A new study has shown that popular barbecue sauces could do more than just please the taste buds.
Raymond Thomas from the University of Western Ontario has found that common marinades and sauces that contain herbs and spices are good sources of antioxidants, which play a key role in preventing cardiovascular diseases, cancers, neurodegenerative diseases and inflammation.
Advertisement"Herbs and spices are excellent sources of antioxidants, but estimating consumption rates can be difficult considering they are not generally consumed in large quantities, compared to fruits and vegetables," says Thomas.
"Instead, they are used in relatively small amounts as ingredients in recipes and formulations such as spice mixes and marinating sauces that enhance food flavour," he added.
Diverse processing methods during manufacture, length of marinating time and exposure to various modes of cooking can significantly alter the antioxidant status of these products and, consequently, the amount of antioxidants available to consumers.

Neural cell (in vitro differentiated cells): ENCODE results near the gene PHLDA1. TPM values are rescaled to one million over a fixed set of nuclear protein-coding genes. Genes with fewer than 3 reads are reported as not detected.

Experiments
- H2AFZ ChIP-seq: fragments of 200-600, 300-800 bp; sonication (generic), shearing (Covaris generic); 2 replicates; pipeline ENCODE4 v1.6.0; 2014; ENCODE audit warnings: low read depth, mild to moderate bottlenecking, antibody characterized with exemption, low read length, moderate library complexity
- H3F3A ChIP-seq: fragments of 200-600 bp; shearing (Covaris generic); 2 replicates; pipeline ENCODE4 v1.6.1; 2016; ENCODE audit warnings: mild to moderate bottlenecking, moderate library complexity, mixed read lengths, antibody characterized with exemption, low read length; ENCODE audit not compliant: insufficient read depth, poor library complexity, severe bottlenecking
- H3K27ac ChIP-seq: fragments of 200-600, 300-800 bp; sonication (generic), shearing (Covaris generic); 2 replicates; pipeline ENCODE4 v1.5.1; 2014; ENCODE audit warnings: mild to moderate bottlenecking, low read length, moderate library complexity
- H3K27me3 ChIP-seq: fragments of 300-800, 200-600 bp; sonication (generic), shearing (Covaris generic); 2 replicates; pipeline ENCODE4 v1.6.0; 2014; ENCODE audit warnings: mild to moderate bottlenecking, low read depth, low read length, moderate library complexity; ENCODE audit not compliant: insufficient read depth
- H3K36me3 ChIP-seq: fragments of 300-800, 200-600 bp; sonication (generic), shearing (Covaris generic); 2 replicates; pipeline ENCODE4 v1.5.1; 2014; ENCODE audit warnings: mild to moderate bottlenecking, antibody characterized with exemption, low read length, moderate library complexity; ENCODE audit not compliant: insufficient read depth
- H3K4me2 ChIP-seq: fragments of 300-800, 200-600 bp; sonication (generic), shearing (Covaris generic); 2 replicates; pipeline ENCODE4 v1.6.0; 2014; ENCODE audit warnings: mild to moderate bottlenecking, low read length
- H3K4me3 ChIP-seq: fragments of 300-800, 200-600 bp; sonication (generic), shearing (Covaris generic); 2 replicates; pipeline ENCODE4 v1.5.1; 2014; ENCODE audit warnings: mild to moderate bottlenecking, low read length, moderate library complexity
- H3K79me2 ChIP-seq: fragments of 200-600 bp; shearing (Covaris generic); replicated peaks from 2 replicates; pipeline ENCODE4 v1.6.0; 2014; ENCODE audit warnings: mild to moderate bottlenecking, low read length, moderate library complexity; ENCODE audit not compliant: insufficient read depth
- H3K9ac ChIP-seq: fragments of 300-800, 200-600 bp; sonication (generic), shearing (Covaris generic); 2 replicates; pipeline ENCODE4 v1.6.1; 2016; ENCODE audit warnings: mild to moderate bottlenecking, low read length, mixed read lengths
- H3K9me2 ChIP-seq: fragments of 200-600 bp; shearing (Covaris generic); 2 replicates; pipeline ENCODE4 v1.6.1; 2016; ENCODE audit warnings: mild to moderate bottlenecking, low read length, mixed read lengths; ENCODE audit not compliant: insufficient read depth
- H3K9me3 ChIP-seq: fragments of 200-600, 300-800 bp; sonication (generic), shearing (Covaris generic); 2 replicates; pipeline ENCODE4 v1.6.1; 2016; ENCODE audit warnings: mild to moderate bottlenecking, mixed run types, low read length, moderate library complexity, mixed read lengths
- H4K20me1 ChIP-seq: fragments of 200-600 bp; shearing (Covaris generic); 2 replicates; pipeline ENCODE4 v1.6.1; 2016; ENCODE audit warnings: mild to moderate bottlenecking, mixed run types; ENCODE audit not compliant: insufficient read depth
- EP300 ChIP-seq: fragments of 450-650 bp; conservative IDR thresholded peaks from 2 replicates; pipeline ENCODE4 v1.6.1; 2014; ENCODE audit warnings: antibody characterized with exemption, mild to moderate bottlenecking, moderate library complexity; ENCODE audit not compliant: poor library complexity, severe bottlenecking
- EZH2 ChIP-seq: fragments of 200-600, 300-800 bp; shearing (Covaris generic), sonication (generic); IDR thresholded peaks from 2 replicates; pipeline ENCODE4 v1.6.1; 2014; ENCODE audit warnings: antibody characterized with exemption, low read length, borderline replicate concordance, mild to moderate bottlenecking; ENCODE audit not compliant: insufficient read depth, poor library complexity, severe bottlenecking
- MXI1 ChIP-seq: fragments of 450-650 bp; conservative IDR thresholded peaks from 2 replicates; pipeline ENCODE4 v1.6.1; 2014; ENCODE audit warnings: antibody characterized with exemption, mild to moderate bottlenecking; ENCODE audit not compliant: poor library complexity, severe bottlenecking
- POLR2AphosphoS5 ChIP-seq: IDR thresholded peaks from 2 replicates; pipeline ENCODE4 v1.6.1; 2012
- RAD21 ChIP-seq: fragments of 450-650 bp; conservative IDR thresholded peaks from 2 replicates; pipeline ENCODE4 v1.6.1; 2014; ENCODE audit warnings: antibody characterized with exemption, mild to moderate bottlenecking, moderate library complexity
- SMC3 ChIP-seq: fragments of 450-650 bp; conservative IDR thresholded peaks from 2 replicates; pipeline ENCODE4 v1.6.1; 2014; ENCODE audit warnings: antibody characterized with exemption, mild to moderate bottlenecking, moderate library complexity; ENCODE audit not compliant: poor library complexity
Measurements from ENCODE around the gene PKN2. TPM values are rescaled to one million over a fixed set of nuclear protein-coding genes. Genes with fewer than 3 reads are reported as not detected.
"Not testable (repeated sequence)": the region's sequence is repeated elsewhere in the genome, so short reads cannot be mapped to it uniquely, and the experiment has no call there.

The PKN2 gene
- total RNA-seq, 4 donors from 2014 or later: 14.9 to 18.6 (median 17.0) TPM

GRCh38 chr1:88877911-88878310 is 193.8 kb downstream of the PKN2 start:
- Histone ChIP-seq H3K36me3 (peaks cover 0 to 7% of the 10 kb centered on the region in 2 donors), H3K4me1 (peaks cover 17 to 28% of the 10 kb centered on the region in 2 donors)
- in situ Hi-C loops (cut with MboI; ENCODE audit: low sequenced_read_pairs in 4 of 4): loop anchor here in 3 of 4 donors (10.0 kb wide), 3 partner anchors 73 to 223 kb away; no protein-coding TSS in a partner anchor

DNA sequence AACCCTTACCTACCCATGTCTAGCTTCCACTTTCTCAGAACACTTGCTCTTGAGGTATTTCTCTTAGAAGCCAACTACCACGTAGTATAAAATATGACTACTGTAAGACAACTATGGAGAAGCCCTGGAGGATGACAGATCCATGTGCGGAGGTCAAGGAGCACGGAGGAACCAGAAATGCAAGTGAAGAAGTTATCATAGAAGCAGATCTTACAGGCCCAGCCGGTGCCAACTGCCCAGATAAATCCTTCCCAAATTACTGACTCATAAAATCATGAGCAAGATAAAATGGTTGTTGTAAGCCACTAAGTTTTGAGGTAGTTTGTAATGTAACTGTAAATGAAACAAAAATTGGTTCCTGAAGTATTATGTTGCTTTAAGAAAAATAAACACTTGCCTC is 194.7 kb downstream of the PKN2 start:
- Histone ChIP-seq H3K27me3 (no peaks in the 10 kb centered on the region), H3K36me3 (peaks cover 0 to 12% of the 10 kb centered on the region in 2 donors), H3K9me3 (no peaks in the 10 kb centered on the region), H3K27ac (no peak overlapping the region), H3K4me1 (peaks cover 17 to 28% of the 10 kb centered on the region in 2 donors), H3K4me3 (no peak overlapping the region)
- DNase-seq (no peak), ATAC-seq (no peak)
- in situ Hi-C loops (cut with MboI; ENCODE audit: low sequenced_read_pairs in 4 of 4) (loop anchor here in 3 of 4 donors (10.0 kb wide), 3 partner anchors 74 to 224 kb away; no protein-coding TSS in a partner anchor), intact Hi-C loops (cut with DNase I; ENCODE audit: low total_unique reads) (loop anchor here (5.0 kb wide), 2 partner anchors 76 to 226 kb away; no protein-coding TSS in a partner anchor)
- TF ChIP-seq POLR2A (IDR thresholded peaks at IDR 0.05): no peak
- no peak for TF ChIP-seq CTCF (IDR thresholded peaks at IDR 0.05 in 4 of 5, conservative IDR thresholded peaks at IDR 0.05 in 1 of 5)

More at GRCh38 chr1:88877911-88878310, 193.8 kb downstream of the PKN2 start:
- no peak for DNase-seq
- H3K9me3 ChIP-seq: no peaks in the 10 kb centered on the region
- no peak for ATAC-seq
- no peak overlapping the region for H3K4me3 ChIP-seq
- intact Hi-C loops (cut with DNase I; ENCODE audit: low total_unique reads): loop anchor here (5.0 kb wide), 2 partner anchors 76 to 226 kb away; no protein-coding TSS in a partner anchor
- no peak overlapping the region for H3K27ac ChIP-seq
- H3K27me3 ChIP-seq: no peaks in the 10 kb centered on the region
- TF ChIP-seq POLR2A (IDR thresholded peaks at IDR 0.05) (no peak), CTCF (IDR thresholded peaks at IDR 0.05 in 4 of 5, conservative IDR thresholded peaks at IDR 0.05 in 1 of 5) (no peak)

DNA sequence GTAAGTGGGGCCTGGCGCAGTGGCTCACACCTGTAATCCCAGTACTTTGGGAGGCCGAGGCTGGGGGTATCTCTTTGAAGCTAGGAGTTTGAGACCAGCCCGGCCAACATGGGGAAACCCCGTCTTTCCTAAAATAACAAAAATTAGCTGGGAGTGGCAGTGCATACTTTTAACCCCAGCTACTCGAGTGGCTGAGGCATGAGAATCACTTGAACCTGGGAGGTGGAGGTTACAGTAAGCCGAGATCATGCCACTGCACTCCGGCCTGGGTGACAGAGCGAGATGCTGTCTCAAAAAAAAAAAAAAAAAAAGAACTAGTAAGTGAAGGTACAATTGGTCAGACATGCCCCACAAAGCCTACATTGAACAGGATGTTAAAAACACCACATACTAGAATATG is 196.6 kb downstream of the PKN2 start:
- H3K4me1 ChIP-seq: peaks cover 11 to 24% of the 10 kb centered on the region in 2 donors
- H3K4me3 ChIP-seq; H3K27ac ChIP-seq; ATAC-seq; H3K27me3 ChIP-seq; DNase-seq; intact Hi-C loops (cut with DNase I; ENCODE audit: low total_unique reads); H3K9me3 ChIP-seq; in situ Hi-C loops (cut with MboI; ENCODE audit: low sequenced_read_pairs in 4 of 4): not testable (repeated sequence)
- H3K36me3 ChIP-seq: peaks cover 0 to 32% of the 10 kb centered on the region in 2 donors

Thomas was able to show for the first time the impact of marinating and cooking meat on the antioxidant status of seven different popular brands and flavours of marinade containing herbs and spices as primary ingredients.
Each is readily available at local grocery stores and included jerk sauce, garlic and herb, honey garlic, roasted red pepper, lemon pepper garlic, sesame ginger teriyaki and green seasoning.
His research found very good quantities of antioxidants in all seven sauces, but that marinating meat prior to cooking reduced antioxidant levels by 45-70 percent.
Despite the high percentage of antioxidant loss following marinating and cooking, the sauces still provide benefits over cooking meat without them.
"Consumers can maximize their intake of the antioxidants available in these sauces by choosing those with the highest antioxidant levels prior to marinating and cooking," Thomas said.
"Alternatively, you can brush the sauce on just before serving the meat, or consume it without cooking - like as a salad dressing - where it is permissible to do so," Thomas added.
The research has been published in the Journal of Food Composition and Analysis.
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